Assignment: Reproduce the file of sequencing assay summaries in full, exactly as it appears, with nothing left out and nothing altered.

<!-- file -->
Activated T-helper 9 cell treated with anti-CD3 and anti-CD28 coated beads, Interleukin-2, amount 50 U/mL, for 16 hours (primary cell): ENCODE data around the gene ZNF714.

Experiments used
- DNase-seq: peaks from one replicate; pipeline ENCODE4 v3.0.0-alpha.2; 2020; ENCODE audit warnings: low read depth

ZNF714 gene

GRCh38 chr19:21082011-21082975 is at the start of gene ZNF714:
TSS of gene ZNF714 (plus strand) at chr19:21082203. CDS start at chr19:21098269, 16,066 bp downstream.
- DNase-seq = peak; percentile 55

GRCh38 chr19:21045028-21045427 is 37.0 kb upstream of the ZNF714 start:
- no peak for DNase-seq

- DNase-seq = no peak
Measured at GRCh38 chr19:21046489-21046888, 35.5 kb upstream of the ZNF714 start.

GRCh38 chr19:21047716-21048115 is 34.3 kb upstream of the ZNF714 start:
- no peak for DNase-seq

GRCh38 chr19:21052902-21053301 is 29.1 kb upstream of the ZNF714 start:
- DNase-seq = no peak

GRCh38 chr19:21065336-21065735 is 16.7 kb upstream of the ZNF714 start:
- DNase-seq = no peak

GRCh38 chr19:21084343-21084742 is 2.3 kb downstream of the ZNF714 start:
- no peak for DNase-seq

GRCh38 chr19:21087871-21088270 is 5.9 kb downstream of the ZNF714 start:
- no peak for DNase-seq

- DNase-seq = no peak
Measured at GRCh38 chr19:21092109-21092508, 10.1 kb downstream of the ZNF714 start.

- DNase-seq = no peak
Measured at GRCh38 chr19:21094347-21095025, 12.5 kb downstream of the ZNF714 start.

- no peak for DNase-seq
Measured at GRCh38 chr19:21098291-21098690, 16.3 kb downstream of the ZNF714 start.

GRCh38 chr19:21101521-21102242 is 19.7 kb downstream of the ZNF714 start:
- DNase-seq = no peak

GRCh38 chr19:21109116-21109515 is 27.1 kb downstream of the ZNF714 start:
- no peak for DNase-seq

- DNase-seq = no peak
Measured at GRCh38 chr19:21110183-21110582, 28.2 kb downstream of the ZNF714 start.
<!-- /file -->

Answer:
Activated T-helper 9 cell treated with anti-CD3 and anti-CD28 coated beads, Interleukin-2, amount 50 U/mL, for 16 hours (primary cell): ENCODE data around the gene ZNF714.

Experiments used
- DNase-seq: peaks from one replicate; pipeline ENCODE4 v3.0.0-alpha.2; 2020; ENCODE audit warnings: low read depth

ZNF714 gene

GRCh38 chr19:21082011-21082975 is at the start of gene ZNF714:
TSS of gene ZNF714 (plus strand) at chr19:21082203. CDS start at chr19:21098269, 16,066 bp downstream.
- DNase-seq = peak; percentile 55

GRCh38 chr19:21045028-21045427 is 37.0 kb upstream of the ZNF714 start:
- no peak for DNase-seq

- DNase-seq = no peak
Measured at GRCh38 chr19:21046489-21046888, 35.5 kb upstream of the ZNF714 start.

GRCh38 chr19:21047716-21048115 is 34.3 kb upstream of the ZNF714 start:
- no peak for DNase-seq

GRCh38 chr19:21052902-21053301 is 29.1 kb upstream of the ZNF714 start:
- DNase-seq = no peak

GRCh38 chr19:21065336-21065735 is 16.7 kb upstream of the ZNF714 start:
- DNase-seq = no peak

GRCh38 chr19:21084343-21084742 is 2.3 kb downstream of the ZNF714 start:
- no peak for DNase-seq

GRCh38 chr19:21087871-21088270 is 5.9 kb downstream of the ZNF714 start:
- no peak for DNase-seq

- DNase-seq = no peak
Measured at GRCh38 chr19:21092109-21092508, 10.1 kb downstream of the ZNF714 start.

- DNase-seq = no peak
Measured at GRCh38 chr19:21094347-21095025, 12.5 kb downstream of the ZNF714 start.

- no peak for DNase-seq
Measured at GRCh38 chr19:21098291-21098690, 16.3 kb downstream of the ZNF714 start.

GRCh38 chr19:21101521-21102242 is 19.7 kb downstream of the ZNF714 start:
- DNase-seq = no peak

GRCh38 chr19:21109116-21109515 is 27.1 kb downstream of the ZNF714 start:
- no peak for DNase-seq

- DNase-seq = no peak
Measured at GRCh38 chr19:21110183-21110582, 28.2 kb downstream of the ZNF714 start.